Some organisations don’t employ Indian Institute of Management (IIM) grads from campus. “It’s not worth the trouble,” says the HR head of an Indian multinational. “You fight with 100 other companies to get the best people. You are insulted when they rate you as a Day Two company or a Day Three company, which means that there are dozens of others who are preferred employers. And then, when you take on board one such superman or superwoman at a very high cost, in six months he or she goes job hopping.”
Corporate India has reason to be disillusioned with IIM grads. A recent study shows that in the past two years, 40 per cent of the IIM- Bangalore grads who had accepted job offers from global firms quit within months. Some didn’t even bother to join. And these, mind you, are at Rs 50 lakh plus salaries with the best names in the business.
It is true that a job offer at many of these places is a sort of trophy which wins you the respect of your peers on campus. It even gets your name into the newspapers.
It is only a little later that realisation dawns. This wasn’t the job you wanted; you got carried away by the hype. Some sign off immediately. Others join, discover that they are a lowly peg in a world of super egos and quit within months.
In the past, it was somewhat different. First, global companies paid much more than their Indian counterparts. So the option to take up some other job was not so attractive. Second, a job with an MNC meant that you could expect a posting abroad, which would improve your career prospects.
Today, it’s the other way around. An MNC would expect you to spend some time abroad for training. But after that, like as not, you’d be back in India. That’s where the action is today. And you were taken, after all, because of your familiarity with India. It’s in the Indian companies on global takeover trail that you can expect a foreign career.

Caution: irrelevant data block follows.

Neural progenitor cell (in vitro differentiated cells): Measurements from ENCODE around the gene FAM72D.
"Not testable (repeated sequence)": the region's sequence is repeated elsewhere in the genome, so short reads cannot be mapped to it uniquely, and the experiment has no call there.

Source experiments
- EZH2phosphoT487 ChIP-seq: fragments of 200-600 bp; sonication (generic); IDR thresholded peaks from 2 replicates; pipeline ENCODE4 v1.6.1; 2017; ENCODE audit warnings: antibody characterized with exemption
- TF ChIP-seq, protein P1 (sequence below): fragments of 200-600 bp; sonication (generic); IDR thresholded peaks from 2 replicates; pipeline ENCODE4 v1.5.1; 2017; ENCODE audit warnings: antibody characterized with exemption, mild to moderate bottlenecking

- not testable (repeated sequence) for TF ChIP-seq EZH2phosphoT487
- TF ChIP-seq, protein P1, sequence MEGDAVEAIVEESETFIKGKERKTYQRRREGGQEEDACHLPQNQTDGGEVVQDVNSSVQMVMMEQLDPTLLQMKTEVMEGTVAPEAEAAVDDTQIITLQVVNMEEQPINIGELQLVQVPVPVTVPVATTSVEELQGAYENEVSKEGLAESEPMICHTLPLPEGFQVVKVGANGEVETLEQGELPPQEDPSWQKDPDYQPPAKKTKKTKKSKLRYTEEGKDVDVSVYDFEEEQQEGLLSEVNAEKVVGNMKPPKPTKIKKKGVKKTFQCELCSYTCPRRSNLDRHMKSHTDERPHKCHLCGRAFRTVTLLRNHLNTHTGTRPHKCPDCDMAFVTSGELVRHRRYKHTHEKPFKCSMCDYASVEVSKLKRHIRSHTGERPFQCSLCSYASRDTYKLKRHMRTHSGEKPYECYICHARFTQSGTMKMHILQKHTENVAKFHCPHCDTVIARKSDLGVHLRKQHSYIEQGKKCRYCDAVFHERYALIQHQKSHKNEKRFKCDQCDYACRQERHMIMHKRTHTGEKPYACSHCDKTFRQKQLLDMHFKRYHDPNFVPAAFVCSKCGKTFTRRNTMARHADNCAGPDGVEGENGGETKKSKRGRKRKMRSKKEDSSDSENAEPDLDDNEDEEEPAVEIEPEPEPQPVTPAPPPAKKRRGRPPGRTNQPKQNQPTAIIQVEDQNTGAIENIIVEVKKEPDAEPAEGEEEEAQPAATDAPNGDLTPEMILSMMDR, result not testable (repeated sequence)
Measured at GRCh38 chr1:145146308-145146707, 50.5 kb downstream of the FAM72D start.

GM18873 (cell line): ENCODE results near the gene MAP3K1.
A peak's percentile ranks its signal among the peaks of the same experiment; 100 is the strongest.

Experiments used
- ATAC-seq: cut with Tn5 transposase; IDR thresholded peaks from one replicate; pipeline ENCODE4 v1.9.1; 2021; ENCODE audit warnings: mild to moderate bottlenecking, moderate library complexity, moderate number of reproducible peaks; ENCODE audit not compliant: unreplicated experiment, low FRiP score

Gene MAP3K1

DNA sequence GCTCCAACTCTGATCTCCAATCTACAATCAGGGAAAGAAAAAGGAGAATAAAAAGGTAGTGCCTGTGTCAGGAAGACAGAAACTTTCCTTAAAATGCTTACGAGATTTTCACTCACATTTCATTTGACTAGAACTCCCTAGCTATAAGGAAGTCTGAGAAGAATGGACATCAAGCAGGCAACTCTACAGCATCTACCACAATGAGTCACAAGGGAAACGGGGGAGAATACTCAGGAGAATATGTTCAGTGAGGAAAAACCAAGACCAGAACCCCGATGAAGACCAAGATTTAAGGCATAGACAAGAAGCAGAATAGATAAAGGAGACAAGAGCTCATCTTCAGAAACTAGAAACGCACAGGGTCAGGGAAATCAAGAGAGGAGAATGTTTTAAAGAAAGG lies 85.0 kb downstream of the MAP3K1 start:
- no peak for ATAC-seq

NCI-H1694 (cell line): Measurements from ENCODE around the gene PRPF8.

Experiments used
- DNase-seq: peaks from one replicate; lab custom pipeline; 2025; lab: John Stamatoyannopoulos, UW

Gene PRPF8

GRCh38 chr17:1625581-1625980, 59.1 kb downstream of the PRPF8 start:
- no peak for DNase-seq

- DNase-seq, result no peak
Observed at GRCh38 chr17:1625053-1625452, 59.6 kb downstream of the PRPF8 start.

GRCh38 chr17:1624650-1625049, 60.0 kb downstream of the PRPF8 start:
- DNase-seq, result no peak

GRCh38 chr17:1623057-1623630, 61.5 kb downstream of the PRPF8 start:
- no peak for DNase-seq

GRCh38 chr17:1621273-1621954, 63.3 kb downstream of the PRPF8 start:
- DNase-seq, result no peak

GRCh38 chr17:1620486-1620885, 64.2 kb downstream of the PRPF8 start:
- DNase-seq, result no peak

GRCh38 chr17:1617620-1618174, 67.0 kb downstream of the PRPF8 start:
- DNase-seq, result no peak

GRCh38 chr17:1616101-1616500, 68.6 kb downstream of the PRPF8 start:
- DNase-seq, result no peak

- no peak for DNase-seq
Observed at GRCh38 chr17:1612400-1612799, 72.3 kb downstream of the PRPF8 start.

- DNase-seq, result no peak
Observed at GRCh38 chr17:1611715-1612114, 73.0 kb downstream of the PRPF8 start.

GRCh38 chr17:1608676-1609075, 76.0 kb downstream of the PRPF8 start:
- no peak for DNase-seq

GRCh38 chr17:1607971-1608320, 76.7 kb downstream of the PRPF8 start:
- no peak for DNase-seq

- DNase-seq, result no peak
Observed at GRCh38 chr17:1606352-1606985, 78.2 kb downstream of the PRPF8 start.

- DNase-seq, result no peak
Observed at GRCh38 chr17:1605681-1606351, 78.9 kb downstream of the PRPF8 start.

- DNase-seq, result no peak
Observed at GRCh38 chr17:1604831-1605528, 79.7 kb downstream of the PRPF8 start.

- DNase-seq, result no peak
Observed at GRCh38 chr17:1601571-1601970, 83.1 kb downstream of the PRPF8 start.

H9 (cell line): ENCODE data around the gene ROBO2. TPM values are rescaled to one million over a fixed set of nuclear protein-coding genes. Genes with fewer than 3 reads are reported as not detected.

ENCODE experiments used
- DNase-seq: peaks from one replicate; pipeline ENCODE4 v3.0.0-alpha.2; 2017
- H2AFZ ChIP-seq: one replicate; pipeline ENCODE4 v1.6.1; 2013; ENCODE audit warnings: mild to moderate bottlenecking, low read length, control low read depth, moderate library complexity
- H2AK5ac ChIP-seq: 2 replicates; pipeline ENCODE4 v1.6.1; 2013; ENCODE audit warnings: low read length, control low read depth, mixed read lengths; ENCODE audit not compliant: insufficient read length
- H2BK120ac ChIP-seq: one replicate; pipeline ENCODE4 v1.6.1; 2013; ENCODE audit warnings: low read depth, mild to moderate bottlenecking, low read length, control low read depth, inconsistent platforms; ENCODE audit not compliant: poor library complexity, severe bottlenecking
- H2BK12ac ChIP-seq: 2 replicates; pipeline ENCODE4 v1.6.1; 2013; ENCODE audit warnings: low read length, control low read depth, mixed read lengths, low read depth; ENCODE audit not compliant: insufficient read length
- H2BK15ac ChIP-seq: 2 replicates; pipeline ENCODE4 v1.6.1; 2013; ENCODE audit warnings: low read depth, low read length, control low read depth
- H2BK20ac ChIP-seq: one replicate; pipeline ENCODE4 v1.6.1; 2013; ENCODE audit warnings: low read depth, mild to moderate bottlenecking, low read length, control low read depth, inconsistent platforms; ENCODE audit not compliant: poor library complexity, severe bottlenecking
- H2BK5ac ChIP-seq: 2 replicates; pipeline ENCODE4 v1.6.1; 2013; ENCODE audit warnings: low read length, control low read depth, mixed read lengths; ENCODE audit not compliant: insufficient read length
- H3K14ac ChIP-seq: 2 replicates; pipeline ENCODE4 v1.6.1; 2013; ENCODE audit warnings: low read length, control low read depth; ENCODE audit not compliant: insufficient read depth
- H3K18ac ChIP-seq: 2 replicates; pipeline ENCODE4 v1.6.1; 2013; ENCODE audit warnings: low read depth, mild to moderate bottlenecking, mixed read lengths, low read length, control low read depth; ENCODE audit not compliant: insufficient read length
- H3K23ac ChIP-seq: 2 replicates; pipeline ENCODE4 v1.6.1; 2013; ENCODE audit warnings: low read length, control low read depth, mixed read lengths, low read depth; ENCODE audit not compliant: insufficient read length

The other reason for this early job hopping is because they can. IIM grads won’t find a problem getting another job. There is great deal of job hopping today. People at business process outsourcing companies change jobs like they change their underwear due to a huge talent scarcity.
Research on MBAs in the West has not been able to come to any conclusions. Way back in 1971, a Harvard Business Review article was critical of the MBAs’ “disposition to change jobs frequently”. This observation was based on impressions. Other more rigorous studies have found that the higher the level of education, the more the chances of job hopping.
Studies in India have shown a range of results. Mafoi Global Search Services reports that job hopping is going up sharply. In 2004, 12-13 per cent of the previous year’s IIM batch shifted jobs within a year. This number rose to 18 per cent and 22-23 per cent in the next two years. Another study puts the figure in two years at 70 per cent plus.
Apart from job content, it’s the salary that’s the biggest reason for disillusionment. Often, a good deal of the Rs 1 crore plus figures being bandied about are in deferred benefits. (You don’t get them unless you stick around with the company for some time.) The monthly take home could be 10-20 per cent of the gross numbers. This is particularly true of a foreign posting, where the cost of accommodation is deducted from your package.
It doesn’t make sense for the IIM grad. Campus placements — on which lakhs are spent by each company — are not making much sense to them either. The time has come for a replacement.
A SLEW OF NEGATIVES
How job hopping colours views
A perception of volatility: People seldom realise the amount of money it takes to bring in and train someone new and set them up within the company structure. As a result, no sane employer wants to take on someone who has a history of disloyalty.
A perception of incompetence: What else is an employer to think when you have work experience at 10 firms' You look bad and incompetent. Reality may tell another tale, but the perception is that you are a job slut who did not perform.
A perception of impropriety: It is similar to incompetence, but much worse. This is the perception that you are not just a risky hire but also a dangerous one.
A lack of structure and growth in your life: Unless you fall into the miniscule minority with the mental fortitude to withstand multiple job changes year in and year out, relentless change is going to take a toll on you at some point. It can hit your friendships, personal relationships and your overall sense of wellness.